The remains of a 12,000-year-old teenage girl has been found in an underwater cave in Mexico, which have have been described by the National Geographic Society as the "oldest, most complete" human skeleton.
The young girl, nicknamed Naia, has provided a great insight in the studies of the human origins in the Western Hemisphere and the earliest Americans. Studies about Naia indicated while her bone structure was consistent with those from her era but her DNA matched those of modern people.
Time wrote that "The child, known as Anzick-1, showed a direct genetic kinship to most modern Native Americans. That proved what scientists have long believed: the people Columbus and other explorers encountered when they arrived from Europe were descended from ancestors who had crossed over from Asia more than 12,000 years ago."
Naia has been referred to as "the missing link" that supports the argument of single migration from Asia to the Americas. The discovery linked the Paleoamericans and modern Native Americans.
"The newly discovered skeleton-named Naia by the divers who discovered her, after the Greek for water-should help to settle this speculation. Though her skull is shaped like those of other early Americans, she shares a DNA sequence with some modern Native Americans. In other words, she's likely a genetic great-aunt to indigenous people currently found in the Americas," the Smithsonian.com reported.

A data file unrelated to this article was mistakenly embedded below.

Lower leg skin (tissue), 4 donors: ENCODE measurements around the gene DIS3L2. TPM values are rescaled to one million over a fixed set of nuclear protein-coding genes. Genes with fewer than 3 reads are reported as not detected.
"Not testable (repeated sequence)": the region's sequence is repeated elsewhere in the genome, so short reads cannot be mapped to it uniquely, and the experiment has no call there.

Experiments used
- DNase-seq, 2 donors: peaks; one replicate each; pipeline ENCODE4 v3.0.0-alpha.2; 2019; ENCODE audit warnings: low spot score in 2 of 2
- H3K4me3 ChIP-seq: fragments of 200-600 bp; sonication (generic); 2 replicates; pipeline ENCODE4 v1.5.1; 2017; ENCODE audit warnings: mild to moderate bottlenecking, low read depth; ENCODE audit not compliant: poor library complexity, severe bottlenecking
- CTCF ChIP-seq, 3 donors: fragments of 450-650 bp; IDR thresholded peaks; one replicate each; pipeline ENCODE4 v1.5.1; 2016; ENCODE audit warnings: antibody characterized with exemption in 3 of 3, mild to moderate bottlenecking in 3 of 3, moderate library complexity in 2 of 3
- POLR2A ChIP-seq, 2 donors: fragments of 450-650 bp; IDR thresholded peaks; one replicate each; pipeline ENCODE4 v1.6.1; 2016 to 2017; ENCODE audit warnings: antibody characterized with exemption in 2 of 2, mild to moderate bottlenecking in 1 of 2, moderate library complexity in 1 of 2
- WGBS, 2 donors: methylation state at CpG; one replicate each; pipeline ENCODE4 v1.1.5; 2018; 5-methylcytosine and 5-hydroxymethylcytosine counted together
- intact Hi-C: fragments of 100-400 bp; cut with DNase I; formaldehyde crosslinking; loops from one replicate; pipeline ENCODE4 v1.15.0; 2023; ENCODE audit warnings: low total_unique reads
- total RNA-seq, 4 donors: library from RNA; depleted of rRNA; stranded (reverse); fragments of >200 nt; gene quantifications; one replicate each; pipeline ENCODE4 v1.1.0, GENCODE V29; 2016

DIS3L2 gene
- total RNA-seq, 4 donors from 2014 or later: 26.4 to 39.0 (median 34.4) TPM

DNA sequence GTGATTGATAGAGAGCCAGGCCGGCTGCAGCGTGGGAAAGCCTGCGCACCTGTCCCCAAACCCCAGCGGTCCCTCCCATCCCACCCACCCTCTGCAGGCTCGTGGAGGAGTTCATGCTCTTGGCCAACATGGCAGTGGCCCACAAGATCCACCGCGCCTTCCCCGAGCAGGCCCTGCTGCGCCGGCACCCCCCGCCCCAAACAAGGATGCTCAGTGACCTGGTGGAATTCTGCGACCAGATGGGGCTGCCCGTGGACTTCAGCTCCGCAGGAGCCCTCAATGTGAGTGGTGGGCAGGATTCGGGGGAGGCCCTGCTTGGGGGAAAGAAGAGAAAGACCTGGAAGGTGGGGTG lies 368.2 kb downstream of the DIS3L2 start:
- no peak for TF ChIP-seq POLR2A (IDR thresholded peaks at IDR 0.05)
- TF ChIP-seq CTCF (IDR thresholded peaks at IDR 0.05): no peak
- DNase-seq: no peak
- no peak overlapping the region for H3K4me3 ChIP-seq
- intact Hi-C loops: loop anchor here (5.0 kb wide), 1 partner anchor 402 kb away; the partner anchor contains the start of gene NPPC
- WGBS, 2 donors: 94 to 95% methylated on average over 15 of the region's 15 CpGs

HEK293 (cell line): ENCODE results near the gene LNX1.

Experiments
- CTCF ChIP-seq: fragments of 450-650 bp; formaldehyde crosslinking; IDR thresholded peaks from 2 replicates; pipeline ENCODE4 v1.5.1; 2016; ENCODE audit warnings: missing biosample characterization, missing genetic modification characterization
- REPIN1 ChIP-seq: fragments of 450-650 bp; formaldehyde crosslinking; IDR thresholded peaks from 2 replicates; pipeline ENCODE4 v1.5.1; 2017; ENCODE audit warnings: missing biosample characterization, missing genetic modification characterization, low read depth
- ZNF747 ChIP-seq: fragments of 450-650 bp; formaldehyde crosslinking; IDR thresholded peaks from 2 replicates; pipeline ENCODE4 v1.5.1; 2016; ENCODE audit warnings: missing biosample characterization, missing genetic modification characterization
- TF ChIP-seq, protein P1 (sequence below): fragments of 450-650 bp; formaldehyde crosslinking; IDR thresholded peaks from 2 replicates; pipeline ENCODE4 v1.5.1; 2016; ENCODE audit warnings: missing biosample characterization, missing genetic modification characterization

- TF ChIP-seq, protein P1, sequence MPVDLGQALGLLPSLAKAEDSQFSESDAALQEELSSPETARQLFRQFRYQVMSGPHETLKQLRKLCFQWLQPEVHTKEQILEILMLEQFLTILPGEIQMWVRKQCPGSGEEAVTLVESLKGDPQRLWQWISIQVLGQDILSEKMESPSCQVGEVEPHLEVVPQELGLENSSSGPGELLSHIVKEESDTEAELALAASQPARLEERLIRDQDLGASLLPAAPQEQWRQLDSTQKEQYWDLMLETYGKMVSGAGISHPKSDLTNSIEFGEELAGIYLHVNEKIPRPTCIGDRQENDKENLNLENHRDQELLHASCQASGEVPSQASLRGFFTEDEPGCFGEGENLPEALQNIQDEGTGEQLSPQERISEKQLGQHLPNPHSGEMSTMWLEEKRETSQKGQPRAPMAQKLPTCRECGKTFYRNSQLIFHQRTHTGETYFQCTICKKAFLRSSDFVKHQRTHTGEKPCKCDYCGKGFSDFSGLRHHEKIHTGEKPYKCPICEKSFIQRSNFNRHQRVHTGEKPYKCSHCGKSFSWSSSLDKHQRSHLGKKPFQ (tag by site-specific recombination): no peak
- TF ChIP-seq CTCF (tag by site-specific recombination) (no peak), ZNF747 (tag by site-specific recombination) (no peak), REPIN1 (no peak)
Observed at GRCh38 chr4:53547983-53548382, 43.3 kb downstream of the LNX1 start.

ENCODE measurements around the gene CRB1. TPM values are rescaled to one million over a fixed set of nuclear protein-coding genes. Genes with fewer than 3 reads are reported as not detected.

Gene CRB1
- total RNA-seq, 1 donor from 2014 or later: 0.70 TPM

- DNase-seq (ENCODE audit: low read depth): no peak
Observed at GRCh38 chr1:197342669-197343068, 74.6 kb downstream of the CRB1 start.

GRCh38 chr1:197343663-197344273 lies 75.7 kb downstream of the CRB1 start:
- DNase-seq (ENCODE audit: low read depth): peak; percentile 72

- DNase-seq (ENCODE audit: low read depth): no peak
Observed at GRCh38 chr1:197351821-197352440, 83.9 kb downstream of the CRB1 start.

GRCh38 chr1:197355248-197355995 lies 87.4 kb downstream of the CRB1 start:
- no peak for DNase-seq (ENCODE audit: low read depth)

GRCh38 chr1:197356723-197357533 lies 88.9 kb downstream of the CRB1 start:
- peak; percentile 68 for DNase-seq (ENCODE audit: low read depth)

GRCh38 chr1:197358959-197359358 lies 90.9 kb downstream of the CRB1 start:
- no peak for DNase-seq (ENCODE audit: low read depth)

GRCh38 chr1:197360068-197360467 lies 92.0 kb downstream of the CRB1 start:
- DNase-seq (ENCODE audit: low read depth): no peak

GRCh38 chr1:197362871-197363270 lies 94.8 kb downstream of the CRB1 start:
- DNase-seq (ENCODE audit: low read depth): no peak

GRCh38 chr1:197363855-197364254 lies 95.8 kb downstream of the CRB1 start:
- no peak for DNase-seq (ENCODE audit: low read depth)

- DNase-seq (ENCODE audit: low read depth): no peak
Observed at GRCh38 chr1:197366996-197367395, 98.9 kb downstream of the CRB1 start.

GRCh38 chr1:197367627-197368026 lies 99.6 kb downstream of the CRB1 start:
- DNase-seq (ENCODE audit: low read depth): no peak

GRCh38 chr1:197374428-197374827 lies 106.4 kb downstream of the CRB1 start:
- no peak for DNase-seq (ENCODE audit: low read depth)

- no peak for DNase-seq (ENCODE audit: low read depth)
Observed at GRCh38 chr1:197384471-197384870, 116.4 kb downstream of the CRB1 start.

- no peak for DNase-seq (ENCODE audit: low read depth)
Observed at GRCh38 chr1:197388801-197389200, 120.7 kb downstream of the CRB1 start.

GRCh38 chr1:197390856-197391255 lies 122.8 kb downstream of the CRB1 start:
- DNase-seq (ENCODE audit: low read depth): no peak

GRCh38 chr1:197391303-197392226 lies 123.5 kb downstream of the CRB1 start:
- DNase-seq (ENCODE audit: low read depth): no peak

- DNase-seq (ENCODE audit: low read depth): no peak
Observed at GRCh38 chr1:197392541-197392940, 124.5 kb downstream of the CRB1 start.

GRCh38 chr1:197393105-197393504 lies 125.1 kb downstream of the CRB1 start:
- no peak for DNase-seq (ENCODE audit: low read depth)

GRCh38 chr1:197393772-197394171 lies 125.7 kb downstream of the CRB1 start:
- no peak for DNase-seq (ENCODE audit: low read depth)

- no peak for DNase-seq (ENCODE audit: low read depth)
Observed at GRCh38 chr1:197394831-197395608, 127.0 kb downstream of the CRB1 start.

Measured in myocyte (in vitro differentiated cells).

Divers found the Naia's remains along with the bones of other extinct animals like giant sloths and sabertooth cats. Based on the way Naia was discovered in the Yucatan Peninsula by divers in 2007, it was believed that the young girl fell to her death after breaking her pelvis.
There will be a feature of the expedition in the National Geographic magazine and television program and a PBS series titled, "NOVA" in 2015.